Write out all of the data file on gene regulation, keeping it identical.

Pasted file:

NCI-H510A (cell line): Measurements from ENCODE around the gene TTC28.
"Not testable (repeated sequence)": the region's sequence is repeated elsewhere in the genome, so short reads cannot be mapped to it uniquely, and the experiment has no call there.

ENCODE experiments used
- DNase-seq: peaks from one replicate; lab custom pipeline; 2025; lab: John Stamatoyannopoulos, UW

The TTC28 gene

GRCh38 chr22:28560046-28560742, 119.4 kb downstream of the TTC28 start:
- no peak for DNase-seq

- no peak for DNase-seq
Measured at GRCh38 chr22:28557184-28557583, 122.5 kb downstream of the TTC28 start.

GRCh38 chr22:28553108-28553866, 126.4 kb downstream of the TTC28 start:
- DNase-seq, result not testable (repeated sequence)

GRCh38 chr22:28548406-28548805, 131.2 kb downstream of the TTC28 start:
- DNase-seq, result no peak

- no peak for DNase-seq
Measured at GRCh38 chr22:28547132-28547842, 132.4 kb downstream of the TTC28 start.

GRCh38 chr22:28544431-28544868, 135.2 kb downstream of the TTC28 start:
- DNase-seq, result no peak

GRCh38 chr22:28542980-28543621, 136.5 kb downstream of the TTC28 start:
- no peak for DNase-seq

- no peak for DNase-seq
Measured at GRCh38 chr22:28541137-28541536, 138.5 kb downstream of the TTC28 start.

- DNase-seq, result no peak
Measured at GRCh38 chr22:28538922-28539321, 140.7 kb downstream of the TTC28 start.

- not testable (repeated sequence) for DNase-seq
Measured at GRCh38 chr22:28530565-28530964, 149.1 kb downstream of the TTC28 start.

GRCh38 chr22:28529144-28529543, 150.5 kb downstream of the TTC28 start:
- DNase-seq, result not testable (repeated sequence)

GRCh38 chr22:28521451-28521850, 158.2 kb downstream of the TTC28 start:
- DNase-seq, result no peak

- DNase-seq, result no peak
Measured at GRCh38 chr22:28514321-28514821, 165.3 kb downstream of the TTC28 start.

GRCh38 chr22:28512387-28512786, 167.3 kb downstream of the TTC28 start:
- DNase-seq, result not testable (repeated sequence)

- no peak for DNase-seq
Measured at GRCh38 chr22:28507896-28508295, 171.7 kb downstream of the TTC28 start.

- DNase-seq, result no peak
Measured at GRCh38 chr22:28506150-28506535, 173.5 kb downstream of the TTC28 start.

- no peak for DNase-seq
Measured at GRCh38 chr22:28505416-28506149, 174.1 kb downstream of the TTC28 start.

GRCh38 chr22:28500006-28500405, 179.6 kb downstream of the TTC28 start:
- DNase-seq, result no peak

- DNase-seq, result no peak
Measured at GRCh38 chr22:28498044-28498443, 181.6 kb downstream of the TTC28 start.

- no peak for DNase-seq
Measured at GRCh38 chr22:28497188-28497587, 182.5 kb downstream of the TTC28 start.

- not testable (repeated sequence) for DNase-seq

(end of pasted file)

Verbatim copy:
NCI-H510A (cell line): Measurements from ENCODE around the gene TTC28.
"Not testable (repeated sequence)": the region's sequence is repeated elsewhere in the genome, so short reads cannot be mapped to it uniquely, and the experiment has no call there.

ENCODE experiments used
- DNase-seq: peaks from one replicate; lab custom pipeline; 2025; lab: John Stamatoyannopoulos, UW

The TTC28 gene

GRCh38 chr22:28560046-28560742, 119.4 kb downstream of the TTC28 start:
- no peak for DNase-seq

- no peak for DNase-seq
Measured at GRCh38 chr22:28557184-28557583, 122.5 kb downstream of the TTC28 start.

GRCh38 chr22:28553108-28553866, 126.4 kb downstream of the TTC28 start:
- DNase-seq, result not testable (repeated sequence)

GRCh38 chr22:28548406-28548805, 131.2 kb downstream of the TTC28 start:
- DNase-seq, result no peak

- no peak for DNase-seq
Measured at GRCh38 chr22:28547132-28547842, 132.4 kb downstream of the TTC28 start.

GRCh38 chr22:28544431-28544868, 135.2 kb downstream of the TTC28 start:
- DNase-seq, result no peak

GRCh38 chr22:28542980-28543621, 136.5 kb downstream of the TTC28 start:
- no peak for DNase-seq

- no peak for DNase-seq
Measured at GRCh38 chr22:28541137-28541536, 138.5 kb downstream of the TTC28 start.

- DNase-seq, result no peak
Measured at GRCh38 chr22:28538922-28539321, 140.7 kb downstream of the TTC28 start.

- not testable (repeated sequence) for DNase-seq
Measured at GRCh38 chr22:28530565-28530964, 149.1 kb downstream of the TTC28 start.

GRCh38 chr22:28529144-28529543, 150.5 kb downstream of the TTC28 start:
- DNase-seq, result not testable (repeated sequence)

GRCh38 chr22:28521451-28521850, 158.2 kb downstream of the TTC28 start:
- DNase-seq, result no peak

- DNase-seq, result no peak
Measured at GRCh38 chr22:28514321-28514821, 165.3 kb downstream of the TTC28 start.

GRCh38 chr22:28512387-28512786, 167.3 kb downstream of the TTC28 start:
- DNase-seq, result not testable (repeated sequence)

- no peak for DNase-seq
Measured at GRCh38 chr22:28507896-28508295, 171.7 kb downstream of the TTC28 start.

- DNase-seq, result no peak
Measured at GRCh38 chr22:28506150-28506535, 173.5 kb downstream of the TTC28 start.

- no peak for DNase-seq
Measured at GRCh38 chr22:28505416-28506149, 174.1 kb downstream of the TTC28 start.

GRCh38 chr22:28500006-28500405, 179.6 kb downstream of the TTC28 start:
- DNase-seq, result no peak

- DNase-seq, result no peak
Measured at GRCh38 chr22:28498044-28498443, 181.6 kb downstream of the TTC28 start.

- no peak for DNase-seq
Measured at GRCh38 chr22:28497188-28497587, 182.5 kb downstream of the TTC28 start.

- not testable (repeated sequence) for DNase-seq